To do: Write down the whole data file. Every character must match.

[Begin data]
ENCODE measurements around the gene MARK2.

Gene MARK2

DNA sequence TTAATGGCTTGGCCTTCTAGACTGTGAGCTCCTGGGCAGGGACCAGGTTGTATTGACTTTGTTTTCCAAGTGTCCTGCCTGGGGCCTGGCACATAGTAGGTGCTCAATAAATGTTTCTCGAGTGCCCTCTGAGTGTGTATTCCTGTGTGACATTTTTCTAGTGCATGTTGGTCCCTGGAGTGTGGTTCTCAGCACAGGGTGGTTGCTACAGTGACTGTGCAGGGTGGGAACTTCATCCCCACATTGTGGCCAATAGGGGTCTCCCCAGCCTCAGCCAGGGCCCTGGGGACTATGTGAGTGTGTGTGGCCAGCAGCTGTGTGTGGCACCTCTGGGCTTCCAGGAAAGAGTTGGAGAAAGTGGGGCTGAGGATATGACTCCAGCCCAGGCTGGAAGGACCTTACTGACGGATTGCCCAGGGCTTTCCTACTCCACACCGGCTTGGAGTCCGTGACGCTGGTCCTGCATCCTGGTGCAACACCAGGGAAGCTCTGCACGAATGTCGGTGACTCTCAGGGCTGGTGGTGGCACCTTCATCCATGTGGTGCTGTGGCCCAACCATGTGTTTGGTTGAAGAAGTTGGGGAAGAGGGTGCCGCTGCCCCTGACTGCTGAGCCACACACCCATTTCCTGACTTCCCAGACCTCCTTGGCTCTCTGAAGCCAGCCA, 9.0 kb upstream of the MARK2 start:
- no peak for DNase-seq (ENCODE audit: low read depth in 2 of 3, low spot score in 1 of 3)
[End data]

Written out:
ENCODE measurements around the gene MARK2.

Gene MARK2

DNA sequence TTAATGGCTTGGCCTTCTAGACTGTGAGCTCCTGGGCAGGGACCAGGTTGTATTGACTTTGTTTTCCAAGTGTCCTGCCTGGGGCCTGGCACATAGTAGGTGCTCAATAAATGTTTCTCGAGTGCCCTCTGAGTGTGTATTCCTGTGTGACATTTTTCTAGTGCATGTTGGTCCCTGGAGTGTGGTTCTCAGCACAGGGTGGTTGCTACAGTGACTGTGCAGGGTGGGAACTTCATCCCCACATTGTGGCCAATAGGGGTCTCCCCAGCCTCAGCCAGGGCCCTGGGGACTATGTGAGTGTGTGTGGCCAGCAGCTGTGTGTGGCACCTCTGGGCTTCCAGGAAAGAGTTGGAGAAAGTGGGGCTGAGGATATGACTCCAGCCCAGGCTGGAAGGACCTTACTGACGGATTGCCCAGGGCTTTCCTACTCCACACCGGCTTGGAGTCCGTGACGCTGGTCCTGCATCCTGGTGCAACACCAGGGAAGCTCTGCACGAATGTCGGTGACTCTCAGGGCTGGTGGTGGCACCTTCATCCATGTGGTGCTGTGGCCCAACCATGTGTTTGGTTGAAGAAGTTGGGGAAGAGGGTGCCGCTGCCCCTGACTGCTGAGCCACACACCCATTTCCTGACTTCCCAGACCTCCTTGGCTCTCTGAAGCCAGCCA, 9.0 kb upstream of the MARK2 start:
- no peak for DNase-seq (ENCODE audit: low read depth in 2 of 3, low spot score in 1 of 3)